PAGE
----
OFAC's Bitcoin Blacklist Could Change Crypto

With just one paragraph, an agency of the U.S. government may have just radically altered the dynamics of the cryptocurrency ecosystem.

AccessTimeIconMar 24, 2018 at 11:00 a.m. UTC
Updated Sep 13, 2021 at 7:44 a.m. UTC
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Joe Ciccolo is the president of BitAML, Inc., a compliance service provider. Andrew Hinkes is an adjunct professor at the NYU Stern School of Business and NYU School of Law.

This article is not intended to provide, and should not be taken as, legal advice.

With just one paragraph, an agency of the U.S. government may have just radically altered the dynamics of the cryptocurrency ecosystem.

The Office of Foreign Asset Control (OFAC) announced on March 19 that it was considering including digital currency addresses associated with its list of persons and entities with whom U.S. persons and businesses are forbidden to transact business.

In a new section of its website, labeled “Questions about Virtual Currency,” OFAC noted that it “may add digital currency addresses to the SDN List to alert the public of specific digital currency identifiers associated with a blocked person.”

The list of Specially Designated Nationals (SDNs) includes individuals and entities associated with sanctioned governments, terrorism, trafficking in weapons of mass destruction, and illegal drug trafficking. This list includes varying types of records, including in some cases only names, but in other cases names, addresses, aliases, etc.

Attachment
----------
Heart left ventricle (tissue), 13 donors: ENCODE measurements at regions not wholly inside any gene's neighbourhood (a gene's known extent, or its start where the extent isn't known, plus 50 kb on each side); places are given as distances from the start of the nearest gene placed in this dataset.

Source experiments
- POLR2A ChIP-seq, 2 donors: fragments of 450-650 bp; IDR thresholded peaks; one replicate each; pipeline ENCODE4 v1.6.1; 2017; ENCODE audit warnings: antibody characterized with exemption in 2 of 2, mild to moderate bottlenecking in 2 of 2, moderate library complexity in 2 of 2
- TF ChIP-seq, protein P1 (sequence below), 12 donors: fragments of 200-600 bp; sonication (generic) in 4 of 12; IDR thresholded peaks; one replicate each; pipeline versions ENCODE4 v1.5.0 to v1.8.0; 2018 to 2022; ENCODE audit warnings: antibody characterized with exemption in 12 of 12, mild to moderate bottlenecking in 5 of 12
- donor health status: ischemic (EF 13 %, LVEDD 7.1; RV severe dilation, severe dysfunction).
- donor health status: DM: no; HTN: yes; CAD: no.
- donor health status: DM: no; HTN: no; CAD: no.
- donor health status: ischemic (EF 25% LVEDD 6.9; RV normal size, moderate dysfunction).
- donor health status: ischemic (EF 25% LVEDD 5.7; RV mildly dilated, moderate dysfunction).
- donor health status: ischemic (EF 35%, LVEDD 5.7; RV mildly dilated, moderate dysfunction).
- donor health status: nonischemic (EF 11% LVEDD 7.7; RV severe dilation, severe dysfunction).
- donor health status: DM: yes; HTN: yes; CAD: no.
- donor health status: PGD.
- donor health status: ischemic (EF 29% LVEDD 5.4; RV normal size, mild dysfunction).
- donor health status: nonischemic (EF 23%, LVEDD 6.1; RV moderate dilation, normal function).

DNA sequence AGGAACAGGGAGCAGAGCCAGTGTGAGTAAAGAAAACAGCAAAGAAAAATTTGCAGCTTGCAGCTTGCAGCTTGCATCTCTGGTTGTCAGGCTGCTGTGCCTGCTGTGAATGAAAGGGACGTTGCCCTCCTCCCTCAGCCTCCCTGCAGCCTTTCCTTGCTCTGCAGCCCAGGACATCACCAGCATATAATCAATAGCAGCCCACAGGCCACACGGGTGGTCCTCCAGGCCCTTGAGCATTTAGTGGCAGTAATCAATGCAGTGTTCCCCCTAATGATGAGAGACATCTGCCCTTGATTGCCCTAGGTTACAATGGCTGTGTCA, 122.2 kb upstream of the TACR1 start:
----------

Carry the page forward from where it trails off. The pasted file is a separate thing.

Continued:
Financial institutions would be required to screen any virtual currency address provided for a transaction against a list to be provided by OFAC, and to either report, deny service to, or block transactions involving any listed addresses.

The agency's FAQ also encourages reporting of addresses associated with listed individuals, which suggests that they intend to supplement the SDN list on an ongoing basis.

This brings up innumerable questions, a few of which we tackle below:

Who decides what addresses are added to the SDN list?

OFAC is operated by the Department of Treasury, which currently maintains and updates the SDN list. It appears that the existing SDN list will be updated to include addresses associated with individuals and entities already listed by OFAC, and that OFAC is encouraging others to provide additional data to associate addresses with listed individuals and entities.

What if a digital currency address is wrongfully associated with a blacklisted individual?

There is an appeal process available.  By appealing you necessarily divulge your identity and contact information to OFAC, which will likely investigate your connection to the listed individual.

If you appeal, expect a long conversation with the regulator, and expect to provide evidence that you are not involved in whatever illicit activity is associated with that listed person or entity.